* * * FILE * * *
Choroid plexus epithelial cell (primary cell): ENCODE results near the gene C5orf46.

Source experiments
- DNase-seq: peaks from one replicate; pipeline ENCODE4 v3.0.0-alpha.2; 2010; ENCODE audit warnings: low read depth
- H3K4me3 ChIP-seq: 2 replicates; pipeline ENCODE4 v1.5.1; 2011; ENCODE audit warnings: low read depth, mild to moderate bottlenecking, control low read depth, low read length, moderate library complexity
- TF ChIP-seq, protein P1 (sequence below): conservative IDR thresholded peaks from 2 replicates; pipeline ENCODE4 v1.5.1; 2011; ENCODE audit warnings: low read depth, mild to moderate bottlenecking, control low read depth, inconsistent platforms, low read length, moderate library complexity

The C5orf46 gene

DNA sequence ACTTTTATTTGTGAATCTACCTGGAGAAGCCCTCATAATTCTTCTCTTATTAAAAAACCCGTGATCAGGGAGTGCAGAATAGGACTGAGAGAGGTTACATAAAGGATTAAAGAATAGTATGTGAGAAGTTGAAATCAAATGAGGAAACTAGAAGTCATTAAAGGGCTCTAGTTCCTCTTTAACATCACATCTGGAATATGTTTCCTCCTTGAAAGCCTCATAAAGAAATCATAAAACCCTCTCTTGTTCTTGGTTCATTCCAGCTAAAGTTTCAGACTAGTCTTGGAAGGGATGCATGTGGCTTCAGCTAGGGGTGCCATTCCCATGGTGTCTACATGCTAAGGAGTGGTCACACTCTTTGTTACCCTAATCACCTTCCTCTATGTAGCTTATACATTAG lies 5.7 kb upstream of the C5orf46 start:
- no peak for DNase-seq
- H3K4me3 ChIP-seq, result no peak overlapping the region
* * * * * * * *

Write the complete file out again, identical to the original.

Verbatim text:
Choroid plexus epithelial cell (primary cell): ENCODE results near the gene C5orf46.

Source experiments
- DNase-seq: peaks from one replicate; pipeline ENCODE4 v3.0.0-alpha.2; 2010; ENCODE audit warnings: low read depth
- H3K4me3 ChIP-seq: 2 replicates; pipeline ENCODE4 v1.5.1; 2011; ENCODE audit warnings: low read depth, mild to moderate bottlenecking, control low read depth, low read length, moderate library complexity
- TF ChIP-seq, protein P1 (sequence below): conservative IDR thresholded peaks from 2 replicates; pipeline ENCODE4 v1.5.1; 2011; ENCODE audit warnings: low read depth, mild to moderate bottlenecking, control low read depth, inconsistent platforms, low read length, moderate library complexity

The C5orf46 gene

DNA sequence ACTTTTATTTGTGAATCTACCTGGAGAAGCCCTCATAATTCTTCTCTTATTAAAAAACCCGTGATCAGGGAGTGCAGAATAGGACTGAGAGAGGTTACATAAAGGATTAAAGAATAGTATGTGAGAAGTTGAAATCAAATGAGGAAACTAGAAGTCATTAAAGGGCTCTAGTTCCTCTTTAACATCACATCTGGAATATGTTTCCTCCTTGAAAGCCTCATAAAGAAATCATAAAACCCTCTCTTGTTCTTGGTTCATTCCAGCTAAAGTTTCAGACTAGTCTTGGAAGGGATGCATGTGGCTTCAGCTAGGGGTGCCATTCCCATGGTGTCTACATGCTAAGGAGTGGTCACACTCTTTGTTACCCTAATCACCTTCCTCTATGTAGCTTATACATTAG lies 5.7 kb upstream of the C5orf46 start:
- no peak for DNase-seq
- H3K4me3 ChIP-seq, result no peak overlapping the region